Stressed With Your Child’s Online Classes? Try These Tips

At a recent webinar, I was inundated with questions about online schooling during this COVID pandemic.


My son screams and has tantrums before each class, I don’t know how to handle him


Please help with my daughter’s attention. She doesn’t look at the screen when the teacher talks to her


My son does not enjoy online school. He resists attending sessions


I use food reinforcers to keep him sitting during online class. Is this okay?


She runs up and down the passage during her classes. Should I force her to sit down?


I know this is concerning for you as a parent.
Your life style has changed. You’re putting in the time and effort to take your child through the ‘online school day.’
I can imagine how tired you get at the end of the day.
I commend you for all your efforts. These are unprecedented times. You’re doing much more than expected.
And none of us know when this will end.


Can we shift focus to look at what your child may be going through?


Your child is uncertain about what is going on. The routine has been disrupted.
You and I as adults have been affected by this pandemic. We’re uncertain about what the next day will bring. Why should it be different for your child?
From going to school and interacting with other children and teachers, to sitting at home facing a screen, is a huge change.


Or your child could be facing an issue, such as this:


Today she was hiding her Marathi book.
I went and told her to open and she was dodging.
Then I figured out the numbers were in Marathi and she didn’t know the page


– A Concerned Mother


His teacher asked him to write something. He couldn’t as he struggles with writing issues.
So she asked him to type instead. He got even more frustrated and started typing gibberish. He had a huge tantrum after that.


– Another Concerned Mother


Your child could be feeling uncertain. Your child could be feeling incompetent.
Your child could be struggling.


Here’s how you can help:


1. Physical activity


I can’t stress enough, the importance of physical activities.
Running, walking, biking, yoga, will help tremendously.
Since the lock down has eased, it has become easier to step out.


Note: Please take all precautions when stepping out with your child.


Otherwise, we can still find indoor exercises to do with our children.




2. Work on Regulation


When I started the RDI Program, my son was 17 years old.
Till that time, Mohit was on the ABA Program. I had practiced discrete trial training and Verbal Behavior for 13-14 years of my life.
When I tried simple Regulation cycles with ball play or Frisbee play, I deliberately slowed down. It was quiet, there was no bombardment of words, the pattern of throwing back and forth was predominant.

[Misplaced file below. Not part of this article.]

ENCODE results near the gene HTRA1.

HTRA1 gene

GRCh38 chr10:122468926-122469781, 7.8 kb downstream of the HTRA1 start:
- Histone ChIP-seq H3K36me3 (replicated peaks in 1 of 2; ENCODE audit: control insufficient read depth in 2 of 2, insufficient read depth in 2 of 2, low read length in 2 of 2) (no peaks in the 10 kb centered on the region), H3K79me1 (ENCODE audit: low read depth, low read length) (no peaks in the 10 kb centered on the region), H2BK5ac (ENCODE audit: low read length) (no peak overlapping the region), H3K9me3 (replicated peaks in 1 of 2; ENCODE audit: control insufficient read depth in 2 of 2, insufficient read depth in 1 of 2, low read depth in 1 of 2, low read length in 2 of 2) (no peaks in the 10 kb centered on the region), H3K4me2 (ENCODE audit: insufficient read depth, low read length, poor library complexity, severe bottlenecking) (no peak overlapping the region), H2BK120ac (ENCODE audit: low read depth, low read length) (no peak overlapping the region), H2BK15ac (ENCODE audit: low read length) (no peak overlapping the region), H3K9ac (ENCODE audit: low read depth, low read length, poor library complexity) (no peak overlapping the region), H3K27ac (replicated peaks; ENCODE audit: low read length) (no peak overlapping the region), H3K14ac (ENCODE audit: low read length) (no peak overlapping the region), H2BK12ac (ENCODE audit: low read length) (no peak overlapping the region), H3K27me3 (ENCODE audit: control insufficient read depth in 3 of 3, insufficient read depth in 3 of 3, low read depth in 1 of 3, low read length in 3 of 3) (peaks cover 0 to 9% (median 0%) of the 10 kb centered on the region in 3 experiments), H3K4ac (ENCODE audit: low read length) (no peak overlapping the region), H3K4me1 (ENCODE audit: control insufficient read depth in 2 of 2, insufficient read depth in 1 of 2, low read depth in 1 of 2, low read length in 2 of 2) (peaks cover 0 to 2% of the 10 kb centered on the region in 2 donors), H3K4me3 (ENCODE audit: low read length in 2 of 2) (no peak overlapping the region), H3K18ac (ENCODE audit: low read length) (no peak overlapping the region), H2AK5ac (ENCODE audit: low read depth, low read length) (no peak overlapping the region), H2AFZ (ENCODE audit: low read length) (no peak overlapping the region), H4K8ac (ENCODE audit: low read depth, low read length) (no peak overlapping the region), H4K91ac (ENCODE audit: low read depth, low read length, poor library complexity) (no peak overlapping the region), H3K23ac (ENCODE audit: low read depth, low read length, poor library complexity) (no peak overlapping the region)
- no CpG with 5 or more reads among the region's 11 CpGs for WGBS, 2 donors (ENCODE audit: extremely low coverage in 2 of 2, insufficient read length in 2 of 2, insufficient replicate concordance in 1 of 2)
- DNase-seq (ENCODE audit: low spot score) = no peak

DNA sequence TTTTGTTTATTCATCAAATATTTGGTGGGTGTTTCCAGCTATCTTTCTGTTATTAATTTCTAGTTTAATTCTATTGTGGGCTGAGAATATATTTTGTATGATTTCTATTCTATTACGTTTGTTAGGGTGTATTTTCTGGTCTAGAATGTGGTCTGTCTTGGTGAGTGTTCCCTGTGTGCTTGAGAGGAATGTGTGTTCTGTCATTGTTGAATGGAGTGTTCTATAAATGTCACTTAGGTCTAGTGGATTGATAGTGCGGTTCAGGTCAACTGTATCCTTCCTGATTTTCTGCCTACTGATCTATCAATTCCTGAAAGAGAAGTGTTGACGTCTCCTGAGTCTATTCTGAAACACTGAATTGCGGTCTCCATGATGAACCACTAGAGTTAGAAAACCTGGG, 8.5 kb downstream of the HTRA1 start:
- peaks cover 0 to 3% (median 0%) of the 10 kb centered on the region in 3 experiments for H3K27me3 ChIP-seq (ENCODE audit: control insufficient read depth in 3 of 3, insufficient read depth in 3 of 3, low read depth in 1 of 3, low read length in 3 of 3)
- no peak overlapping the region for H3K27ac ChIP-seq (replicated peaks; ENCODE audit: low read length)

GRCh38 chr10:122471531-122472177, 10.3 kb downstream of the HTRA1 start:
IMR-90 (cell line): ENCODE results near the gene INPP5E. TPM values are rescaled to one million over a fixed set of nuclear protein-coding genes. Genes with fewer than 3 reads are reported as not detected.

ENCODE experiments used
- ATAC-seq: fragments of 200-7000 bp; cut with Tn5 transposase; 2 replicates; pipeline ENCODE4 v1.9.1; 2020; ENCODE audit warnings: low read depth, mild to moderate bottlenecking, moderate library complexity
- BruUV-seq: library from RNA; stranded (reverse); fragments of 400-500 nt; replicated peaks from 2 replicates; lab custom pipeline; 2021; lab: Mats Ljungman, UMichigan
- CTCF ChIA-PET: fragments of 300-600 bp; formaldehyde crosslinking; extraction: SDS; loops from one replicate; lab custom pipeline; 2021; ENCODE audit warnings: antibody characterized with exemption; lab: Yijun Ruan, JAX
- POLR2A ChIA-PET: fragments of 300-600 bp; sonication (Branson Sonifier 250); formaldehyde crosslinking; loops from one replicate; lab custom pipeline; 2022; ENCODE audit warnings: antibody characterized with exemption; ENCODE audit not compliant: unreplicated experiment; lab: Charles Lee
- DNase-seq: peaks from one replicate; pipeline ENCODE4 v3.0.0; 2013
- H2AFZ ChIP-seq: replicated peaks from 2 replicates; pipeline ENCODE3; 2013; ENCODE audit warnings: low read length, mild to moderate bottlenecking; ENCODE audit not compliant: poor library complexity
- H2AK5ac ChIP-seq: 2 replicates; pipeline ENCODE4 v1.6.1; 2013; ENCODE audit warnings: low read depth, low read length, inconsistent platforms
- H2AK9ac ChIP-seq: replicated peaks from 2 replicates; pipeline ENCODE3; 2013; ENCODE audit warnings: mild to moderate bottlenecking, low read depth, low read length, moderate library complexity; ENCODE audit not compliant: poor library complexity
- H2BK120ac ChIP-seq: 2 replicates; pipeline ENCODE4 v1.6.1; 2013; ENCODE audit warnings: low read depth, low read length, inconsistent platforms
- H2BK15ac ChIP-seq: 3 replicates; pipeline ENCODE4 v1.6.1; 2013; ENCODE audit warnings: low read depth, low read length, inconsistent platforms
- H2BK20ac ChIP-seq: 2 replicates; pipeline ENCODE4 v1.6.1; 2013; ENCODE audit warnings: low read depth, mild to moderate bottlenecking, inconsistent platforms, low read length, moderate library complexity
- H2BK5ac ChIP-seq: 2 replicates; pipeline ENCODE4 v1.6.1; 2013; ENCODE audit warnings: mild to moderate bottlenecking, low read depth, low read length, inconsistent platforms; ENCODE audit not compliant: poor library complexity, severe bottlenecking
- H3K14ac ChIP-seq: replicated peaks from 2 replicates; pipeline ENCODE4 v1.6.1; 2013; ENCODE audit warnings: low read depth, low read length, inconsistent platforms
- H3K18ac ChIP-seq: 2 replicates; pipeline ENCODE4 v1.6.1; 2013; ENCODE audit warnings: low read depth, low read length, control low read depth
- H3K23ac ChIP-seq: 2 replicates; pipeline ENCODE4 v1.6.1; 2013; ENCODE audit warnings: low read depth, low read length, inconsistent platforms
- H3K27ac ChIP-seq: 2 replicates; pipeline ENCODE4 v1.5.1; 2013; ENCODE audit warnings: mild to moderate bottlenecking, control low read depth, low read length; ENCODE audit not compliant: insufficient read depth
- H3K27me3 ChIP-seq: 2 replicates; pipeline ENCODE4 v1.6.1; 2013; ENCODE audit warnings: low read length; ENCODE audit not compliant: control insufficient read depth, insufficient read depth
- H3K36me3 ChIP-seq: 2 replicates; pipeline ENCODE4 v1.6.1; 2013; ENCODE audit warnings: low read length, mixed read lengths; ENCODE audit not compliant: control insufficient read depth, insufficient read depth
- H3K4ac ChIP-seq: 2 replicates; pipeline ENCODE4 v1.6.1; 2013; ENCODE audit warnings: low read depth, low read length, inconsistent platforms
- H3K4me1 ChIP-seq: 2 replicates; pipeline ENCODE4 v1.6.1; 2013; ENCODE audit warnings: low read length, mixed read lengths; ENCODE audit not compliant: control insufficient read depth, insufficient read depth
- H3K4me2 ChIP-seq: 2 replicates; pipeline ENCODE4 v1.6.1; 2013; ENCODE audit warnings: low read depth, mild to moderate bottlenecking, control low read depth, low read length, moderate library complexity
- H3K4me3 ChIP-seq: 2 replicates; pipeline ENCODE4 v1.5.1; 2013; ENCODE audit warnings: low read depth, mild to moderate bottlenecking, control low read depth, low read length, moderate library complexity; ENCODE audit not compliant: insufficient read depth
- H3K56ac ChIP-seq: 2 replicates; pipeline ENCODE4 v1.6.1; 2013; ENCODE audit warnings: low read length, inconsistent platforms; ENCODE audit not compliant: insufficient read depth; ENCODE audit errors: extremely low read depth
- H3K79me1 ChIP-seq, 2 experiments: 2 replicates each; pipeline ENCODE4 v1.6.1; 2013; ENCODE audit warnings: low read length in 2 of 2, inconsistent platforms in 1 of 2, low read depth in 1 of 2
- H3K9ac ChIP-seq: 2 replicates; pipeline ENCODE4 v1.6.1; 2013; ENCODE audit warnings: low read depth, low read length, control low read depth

My mind was occupied in observing Mohit’s state of regulation.
If I observed slight dysregulation, I would go back to a simpler throw to get him organized. Doing this for 10-15 minute frameworks, had an incredibly calming effect on me.
I felt I had just come out of a state of meditation. Here’s a graphic to help you remember.




You can even implement a regulatory activity in between sessions, to help your child cope through his/her classes.
I’ve written an ebook on regulation. It’s packed with ideas and illustrations. It will help you build up regulation in your child.


Screen Shot 2020-07-08 at 7.30.56 pm


3. Reconsider gadget time


Spending some time every day on a tablet is absolutely fine. The problem arises when children spend all their time on a tablet.


Online class also happens through gadgets.




Here are some side effects of prolonged gadget use.


• Lack of interest in real-life practical events
• Lack of focus or concentration on any other task
• Poor time management and eating habits
• Behavior issues on the rise


This has a direct impact on your child.
Some parents have reported that their children spend too much time on their gadgets, just to get through the day.


Limit your child’s time on his/her tablet. Use parental controls and set time limits on usage.


4. Connect emotionally 


It’s important to set aside time to connect with your family.
I myself spend a lot of time on online meetings etc.


But the most joyful part of my day is when we get together as a family to just hang out and talk about how the day went.


Sometimes, hang out with your child without any agenda.
You can even play fun family games. It’s a great way to bond.


5. Know your limits- do what you can comfortably


A friend recently shared how she had categorically told her son’s teachers that he would not be attending online classes.


She felt he was getting nothing from it. They had relocated to their farm house during the lockdown. She felt he was much more engaged and learning from real life activities at the farm.


That’s a brave decision. Many families fear not being able to get back into the school system, should they take such a drastic step.


Find a middle ground.
Can you have an arrangement with the teachers for your child to engage in a few sessions that are useful to him/her?


What you give your time and energy to, is important.


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The most important tip is to take good care of yourself.
Then you’ll be able to take care of the family.


And yes, if you build your child’s competence by applying regulation techniques, you will not have to use food reinforcers.


Feel free to get in touch at to learn more.


Kamini Lakhani

Kamini Lakhani is the founder and director of SAI Connections. She has been providing services in the field of autism for more than 25 years and is the authorized director of Professional Training for RDI in India and the Middle East. She is also the mother of a young adult with autism.


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